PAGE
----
But if it reduces credit risk, the use of CRM creates other risks that the
banks have to manage. As general requirements for the use of CRM, we can
mention two points:

   Legal certainty: All the documentation used to set up the collateral, the
   guarantee, or the credit derivative must be legally binding on all parties,
   and legally enforceable in all relevant jurisdictions.
   The bank must have efficient procedures to manage the collateral. This
   means being able to liquidate it in a timely manner and to manage sec-
   ondary risks (operational risks, liquidity risks, concentration risk, market
   risk, legal risk …).

   There are two approaches to integrate the use of collateral into the com-
putation of RWA: the simple approach and the comprehensive approach.
Their impact on RWA and the scope of eligible collateral are different, and
are summarized in Table 5.6.
   When using the comprehensive approach, banks have also to recognize
that the current values of exposures and collateral may not be those that
will prevail in case of default. The evolution of market parameters can have
a material impact on the effectiveness of the hedge. Therefore, banks have
to apply haircuts to take into account the fact that between the moment
when the bank decides to sell the collateral because the counterparty is in
default, and the moment when the position is effectively closed, the part of
exposure that is covered may have decreased because: the market value of
the collateral has decreased; the market value of the exposure has increased
(in the case of securities lending, for instance); or the exposure and the

Table 5.6 Simple and comprehensive collateral approach

Collateral       Simple                        Comprehensive
approach         approach                      approach

Impact           Covered exposure receives     Exposures are reduced by the value of
on RWA           the risk-weight of the        collateral and the net result is risk-weighted
                 collateral with a             as unsecured
                 minimum of 20%

Eligible         Cash on deposits at the issuing banks
collateral       Gold
                 Debt securities rated by ECAI at least: BB− for sovereigns (and assimilated
                 PSE), BBB− for other; A−3/P−3 for short-term
                 Unrated debt securities if they are: issued by a bank, senior, liquid, listed
                 on a recognized exchange
                 Equities (including convertibles bonds) included in a main index
                 Undertakings for Collective Investments in Transferable Securities (UCITS)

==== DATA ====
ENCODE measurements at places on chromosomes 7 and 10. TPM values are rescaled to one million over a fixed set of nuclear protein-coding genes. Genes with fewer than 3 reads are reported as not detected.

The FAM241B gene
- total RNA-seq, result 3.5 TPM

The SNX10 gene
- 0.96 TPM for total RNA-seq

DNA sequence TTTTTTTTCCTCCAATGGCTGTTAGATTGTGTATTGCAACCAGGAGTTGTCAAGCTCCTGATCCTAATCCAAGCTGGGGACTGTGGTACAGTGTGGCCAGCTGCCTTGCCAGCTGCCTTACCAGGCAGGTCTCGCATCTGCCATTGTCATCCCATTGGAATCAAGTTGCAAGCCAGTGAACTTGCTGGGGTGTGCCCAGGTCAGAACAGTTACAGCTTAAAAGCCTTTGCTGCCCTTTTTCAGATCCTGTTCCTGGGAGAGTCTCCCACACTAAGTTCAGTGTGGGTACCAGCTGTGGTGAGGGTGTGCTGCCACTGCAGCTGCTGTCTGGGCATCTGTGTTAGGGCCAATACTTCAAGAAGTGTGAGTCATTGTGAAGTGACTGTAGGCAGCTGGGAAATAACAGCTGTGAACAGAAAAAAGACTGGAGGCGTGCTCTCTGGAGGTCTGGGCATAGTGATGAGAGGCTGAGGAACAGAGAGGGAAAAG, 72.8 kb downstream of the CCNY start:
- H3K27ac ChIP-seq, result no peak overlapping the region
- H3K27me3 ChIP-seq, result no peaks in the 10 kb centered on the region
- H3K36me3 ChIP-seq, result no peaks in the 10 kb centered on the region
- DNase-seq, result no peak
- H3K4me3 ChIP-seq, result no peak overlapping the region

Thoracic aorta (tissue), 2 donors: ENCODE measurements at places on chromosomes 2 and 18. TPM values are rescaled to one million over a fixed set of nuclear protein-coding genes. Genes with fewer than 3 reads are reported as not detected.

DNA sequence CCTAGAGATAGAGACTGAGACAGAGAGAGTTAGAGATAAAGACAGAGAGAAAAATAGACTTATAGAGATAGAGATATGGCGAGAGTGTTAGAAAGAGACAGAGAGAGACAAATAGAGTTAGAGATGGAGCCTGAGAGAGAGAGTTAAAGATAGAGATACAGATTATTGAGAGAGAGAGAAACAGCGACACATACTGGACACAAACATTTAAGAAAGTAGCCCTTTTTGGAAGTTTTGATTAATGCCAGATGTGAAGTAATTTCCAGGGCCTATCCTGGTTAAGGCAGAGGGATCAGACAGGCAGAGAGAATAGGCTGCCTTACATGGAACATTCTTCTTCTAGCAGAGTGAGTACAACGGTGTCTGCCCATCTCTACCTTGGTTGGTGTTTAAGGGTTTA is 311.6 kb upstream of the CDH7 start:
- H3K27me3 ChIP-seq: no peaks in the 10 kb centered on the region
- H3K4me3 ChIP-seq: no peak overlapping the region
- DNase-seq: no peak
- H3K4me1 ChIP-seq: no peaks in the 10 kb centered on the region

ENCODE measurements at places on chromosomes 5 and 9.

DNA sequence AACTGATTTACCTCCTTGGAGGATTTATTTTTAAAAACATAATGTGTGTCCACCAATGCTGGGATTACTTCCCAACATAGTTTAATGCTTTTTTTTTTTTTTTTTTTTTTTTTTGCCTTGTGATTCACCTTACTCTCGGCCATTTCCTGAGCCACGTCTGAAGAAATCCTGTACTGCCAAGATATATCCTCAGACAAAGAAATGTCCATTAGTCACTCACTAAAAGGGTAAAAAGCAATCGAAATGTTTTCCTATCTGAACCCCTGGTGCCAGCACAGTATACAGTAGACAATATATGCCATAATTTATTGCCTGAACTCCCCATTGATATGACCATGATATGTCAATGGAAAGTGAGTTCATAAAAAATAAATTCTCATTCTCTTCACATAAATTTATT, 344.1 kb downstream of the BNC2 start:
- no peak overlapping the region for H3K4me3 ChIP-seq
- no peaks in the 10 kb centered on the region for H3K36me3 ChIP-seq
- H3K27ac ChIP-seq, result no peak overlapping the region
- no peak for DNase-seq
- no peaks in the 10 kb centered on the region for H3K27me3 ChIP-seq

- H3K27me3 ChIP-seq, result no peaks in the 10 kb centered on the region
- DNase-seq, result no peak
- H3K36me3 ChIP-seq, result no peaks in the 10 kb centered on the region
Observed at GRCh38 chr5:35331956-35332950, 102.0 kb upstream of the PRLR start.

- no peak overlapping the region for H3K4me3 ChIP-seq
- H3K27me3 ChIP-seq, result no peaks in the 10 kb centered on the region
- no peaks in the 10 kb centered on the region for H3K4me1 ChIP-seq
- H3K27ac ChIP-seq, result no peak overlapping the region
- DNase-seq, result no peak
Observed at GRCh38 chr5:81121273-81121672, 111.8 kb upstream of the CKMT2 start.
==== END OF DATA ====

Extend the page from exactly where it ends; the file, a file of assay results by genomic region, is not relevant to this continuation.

and mutual funds if: quoted daily and invested only in the instruments
                 mentioned above
                                                  Equities (including convertibles bonds)
                                                  not included in a main index but listed
                                                  on a recognized exchange
                                                  UCITS and mutual funds which include
                                                  such equities

collateral are denominated in different currencies, and the exchange rate
has moved against the bank.
   The adjusted value of collateral in the comprehensive approach is
calculated by (5.1):

   AE = max(0; [E × (1 + He) − C × (1 − Hc − Hfx)]                                     (5.1)

where        AE = Adjusted exposure
               E = Original exposure
             He = Haircut of the exposure (in case it is sensitive to market
              C = Collateral value
             Hc = Haircut for collateral type
             Hfx = Haircut for currency mismatch

To estimate the haircuts, there are two possibilities: using either supervisory
haircuts or estimating the bank’s own. Supervisory haircuts are shown in
Table 5.7.
   Reference values are given under the hypothesis of a ten-day holding
period (the time between the decision to sell the collateral and the effective
recovery). Then, as various types of collaterals on different markets can have
                                        P I L L A R 1: T H E S O L V E N C Y R A T I O      55

Table 5.7 Supervisory haircuts (ten-day holding period)

                                                     Sovereign (and
                                                     assimilated)            Other
Collateral                     Residual maturity     issuer (%)              issuer (%)

AAA to AA−                     ≤1 year                        0.5                1.0
and A1 securities              >1 year, ≤5 years              2.0                4.0
                               >5 years                       4.0                8.0
A+ to BBB− and                 ≤1 year                        1.0                2.0
A2/A3/P−3 and                  >1 year, ≤5 years              3.0                6.0
unrated bank securities        >5 years                       6.0               12.0
BB+ to BB−                     All                           15.0            Not eligible
Main index equities and gold                                             15.0
Other equities listed on a                                               25.0
recognized exchange
UCITS/Mutual funds                                  Highest haircut applicable to any